Aboriginal people used ceremonies and their own long-standing knowledge of the environment to manage the natural world and prevailing conditions in the best possible ways available to them. Managing fire and water was important as a means to overseeing the best use of the country for animal numbers and the growth of native plants and grasses. Although viewed as nomadic, Aboriginal people moved within set boundaries, returning in the season when the land was most abundant and provided the best resources.
Artist Jorna Newberry paints stories from her mother’s country, and in particular the Wind Dreaming, related to the ceremony performed to induce the winds to blow. This ceremony was called the Walpa Tjukurpa, and comes from Jorna’s mother’s country at Utantja in Pitjantjatjara country, near the intersection of the three state boundaries of Western Australia, Northern Territory and South Australia.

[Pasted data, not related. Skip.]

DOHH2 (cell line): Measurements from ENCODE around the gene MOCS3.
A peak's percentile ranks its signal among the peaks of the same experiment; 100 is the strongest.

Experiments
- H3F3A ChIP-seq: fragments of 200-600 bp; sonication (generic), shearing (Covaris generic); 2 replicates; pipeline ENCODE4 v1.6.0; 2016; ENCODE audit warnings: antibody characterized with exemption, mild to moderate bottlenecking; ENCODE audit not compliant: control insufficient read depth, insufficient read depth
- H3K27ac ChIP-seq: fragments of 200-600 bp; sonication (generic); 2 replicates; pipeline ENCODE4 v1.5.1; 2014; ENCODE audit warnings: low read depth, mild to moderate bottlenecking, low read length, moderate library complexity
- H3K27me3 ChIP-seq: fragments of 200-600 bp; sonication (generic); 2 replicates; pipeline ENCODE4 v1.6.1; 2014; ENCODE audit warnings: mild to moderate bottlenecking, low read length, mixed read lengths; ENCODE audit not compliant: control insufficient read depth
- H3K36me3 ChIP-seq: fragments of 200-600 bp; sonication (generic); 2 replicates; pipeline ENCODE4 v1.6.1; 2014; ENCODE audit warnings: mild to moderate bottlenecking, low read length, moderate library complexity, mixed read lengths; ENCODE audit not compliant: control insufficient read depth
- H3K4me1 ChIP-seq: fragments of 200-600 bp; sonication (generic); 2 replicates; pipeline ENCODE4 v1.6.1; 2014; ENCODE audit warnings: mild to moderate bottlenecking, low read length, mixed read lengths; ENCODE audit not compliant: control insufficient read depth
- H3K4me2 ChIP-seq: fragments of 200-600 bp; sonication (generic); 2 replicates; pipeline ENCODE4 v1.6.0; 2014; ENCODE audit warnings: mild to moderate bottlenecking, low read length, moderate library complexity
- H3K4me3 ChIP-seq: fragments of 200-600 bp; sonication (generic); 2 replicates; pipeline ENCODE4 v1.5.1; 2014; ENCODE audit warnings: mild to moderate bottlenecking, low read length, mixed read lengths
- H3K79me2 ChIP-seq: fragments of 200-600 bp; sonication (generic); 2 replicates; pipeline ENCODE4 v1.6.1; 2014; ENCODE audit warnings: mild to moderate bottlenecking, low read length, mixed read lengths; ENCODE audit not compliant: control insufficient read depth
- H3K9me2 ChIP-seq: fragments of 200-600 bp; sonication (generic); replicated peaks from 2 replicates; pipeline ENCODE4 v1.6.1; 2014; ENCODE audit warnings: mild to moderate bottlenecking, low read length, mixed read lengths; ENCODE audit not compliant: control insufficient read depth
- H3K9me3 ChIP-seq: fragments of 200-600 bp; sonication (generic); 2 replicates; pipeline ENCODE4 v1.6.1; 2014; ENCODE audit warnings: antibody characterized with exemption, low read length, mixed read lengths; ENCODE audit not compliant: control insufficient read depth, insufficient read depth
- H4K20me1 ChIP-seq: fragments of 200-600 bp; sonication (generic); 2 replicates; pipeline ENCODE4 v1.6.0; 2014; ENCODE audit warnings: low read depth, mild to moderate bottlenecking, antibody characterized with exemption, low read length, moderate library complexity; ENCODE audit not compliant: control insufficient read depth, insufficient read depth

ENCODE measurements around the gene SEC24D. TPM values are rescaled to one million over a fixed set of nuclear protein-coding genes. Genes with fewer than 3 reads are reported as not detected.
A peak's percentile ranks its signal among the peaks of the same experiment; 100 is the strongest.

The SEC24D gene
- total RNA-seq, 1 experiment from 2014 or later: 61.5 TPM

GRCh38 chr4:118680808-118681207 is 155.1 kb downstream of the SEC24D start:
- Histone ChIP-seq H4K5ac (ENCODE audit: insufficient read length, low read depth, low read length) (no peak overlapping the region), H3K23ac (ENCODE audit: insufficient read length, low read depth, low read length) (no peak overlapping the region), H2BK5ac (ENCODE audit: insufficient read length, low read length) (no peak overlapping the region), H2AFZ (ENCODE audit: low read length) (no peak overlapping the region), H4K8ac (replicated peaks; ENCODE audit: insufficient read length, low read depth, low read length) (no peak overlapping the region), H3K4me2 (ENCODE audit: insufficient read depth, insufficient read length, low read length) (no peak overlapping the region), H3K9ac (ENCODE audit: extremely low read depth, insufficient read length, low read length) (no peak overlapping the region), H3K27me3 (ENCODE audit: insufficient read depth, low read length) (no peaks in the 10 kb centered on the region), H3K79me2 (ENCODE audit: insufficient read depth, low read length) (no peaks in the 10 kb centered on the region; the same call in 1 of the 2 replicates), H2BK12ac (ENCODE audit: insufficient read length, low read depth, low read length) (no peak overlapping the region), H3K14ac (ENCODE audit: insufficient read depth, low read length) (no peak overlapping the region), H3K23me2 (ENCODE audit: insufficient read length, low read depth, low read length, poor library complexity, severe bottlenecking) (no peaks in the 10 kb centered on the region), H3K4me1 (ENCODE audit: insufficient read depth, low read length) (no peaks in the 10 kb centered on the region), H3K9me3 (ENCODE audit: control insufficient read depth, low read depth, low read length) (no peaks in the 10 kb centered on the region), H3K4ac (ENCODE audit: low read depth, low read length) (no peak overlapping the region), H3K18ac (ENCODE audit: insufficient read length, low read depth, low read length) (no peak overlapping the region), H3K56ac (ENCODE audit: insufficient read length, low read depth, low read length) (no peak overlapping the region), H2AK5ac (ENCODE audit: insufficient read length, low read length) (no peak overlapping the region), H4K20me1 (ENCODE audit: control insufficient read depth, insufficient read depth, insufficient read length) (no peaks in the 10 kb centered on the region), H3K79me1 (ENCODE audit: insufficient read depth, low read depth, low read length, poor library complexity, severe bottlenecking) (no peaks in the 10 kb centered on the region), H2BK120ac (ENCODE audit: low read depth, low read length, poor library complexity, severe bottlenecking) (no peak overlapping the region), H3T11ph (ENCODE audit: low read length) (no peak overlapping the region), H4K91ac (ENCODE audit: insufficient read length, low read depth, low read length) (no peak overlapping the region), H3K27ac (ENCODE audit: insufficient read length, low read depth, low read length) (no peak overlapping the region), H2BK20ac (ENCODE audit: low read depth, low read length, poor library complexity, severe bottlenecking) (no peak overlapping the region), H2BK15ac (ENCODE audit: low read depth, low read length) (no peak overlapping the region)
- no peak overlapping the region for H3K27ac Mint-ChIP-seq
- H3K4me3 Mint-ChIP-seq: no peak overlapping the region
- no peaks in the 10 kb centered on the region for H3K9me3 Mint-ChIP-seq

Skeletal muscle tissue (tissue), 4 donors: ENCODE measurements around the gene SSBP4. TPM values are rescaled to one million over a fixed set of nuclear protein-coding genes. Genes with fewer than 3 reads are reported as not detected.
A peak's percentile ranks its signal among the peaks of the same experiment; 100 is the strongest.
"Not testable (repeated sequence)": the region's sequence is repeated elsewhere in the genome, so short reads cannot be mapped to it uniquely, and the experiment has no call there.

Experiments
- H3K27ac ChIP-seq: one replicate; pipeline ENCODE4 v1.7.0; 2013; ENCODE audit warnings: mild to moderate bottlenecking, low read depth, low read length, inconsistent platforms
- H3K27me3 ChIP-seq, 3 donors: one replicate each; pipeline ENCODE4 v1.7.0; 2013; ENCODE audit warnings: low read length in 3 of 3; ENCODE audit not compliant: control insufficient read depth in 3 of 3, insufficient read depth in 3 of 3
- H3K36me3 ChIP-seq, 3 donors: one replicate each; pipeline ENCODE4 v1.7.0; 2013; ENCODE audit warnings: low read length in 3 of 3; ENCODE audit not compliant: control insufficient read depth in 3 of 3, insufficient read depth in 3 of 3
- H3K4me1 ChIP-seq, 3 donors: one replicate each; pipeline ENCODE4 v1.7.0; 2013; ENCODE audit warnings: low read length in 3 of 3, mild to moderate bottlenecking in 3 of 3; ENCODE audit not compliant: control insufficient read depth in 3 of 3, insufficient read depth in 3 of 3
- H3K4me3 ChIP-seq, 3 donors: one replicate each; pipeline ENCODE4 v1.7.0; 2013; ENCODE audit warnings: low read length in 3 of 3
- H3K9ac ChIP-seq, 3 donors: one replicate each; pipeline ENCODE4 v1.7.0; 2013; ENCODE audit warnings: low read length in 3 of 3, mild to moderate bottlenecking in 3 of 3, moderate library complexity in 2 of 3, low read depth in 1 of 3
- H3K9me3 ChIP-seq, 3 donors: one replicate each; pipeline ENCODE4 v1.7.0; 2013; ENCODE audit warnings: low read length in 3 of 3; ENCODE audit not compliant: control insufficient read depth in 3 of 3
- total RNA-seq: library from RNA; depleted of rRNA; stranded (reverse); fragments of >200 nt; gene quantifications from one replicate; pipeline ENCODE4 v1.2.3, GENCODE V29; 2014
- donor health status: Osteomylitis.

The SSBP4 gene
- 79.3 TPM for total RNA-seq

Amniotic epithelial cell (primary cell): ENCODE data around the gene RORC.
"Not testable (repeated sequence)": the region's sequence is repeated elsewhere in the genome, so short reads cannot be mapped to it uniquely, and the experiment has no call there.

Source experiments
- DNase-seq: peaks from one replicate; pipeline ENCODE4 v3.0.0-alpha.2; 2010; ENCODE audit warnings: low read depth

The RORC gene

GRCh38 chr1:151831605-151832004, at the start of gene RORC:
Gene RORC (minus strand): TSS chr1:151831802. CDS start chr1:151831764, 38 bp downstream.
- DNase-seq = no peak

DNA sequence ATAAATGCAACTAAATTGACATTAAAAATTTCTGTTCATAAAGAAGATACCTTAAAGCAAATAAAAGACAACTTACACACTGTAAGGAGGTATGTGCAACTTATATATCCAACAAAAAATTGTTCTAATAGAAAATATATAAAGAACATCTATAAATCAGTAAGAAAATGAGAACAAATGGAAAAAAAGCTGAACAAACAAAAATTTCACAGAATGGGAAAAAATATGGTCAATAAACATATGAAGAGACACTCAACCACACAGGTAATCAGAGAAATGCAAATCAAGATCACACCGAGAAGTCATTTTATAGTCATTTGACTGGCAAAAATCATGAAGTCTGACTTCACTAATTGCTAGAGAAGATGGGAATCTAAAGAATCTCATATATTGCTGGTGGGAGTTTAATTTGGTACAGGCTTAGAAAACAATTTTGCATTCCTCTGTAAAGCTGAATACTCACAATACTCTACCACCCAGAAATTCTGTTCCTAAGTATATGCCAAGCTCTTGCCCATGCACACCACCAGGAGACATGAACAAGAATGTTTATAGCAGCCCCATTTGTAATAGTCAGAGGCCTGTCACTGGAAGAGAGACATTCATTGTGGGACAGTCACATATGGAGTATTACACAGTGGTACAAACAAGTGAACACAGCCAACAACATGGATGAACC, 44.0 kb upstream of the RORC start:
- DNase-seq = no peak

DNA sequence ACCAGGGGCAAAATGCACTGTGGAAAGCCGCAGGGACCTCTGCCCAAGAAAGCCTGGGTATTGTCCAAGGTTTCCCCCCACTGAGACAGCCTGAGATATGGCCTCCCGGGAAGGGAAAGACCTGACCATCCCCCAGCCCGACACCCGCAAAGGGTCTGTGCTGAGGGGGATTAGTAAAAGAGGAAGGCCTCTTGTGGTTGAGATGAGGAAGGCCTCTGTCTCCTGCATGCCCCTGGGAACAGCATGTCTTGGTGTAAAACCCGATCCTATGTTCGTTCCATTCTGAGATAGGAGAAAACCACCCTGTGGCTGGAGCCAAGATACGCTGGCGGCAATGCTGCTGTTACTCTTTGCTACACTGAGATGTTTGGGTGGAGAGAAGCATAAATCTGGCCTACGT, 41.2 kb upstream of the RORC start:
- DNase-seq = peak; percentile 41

Utantja is a large stretch of sacred ceremonial land located amongst hilly country, where a large rock hole provides sufficient water so people can gather in significant numbers. It is here that people come together at appointed times to prepare for ceremony, involving painting up with ochre in traditional designs, singing the sacred Tjukurpa song cycles and ceremonially dancing the symbolic journey of the Ancestors.
This country is rich with populations of kangaroos and camels, rock wallabies and birds. It provides good resources for people who hunt for their food and live off the land. Jorna Newberry explains the reasons behind the Walpa Tjukurpa: “The wind ceremony forms winds that create air to cool the land.” Jorna goes on to describe how wind also helps in hunting, as being down-wind from the animals makes it easier to hunt successfully. The ceremony is performed to induce better prevailing conditions for the people while they are on their sacred lands.
When she is painting the Walpa Tjukurpa story, Jorna Newberry uses a vibrant palette of colours, where circles and lines describe the movement of the wind, showing how it creates eddies over the land, and steadily grows larger as it surges across the open country. Jorna’s paintings are a tribute to this ancient ceremony and the entire practice of land and resource management carried out by Abnoriginal people.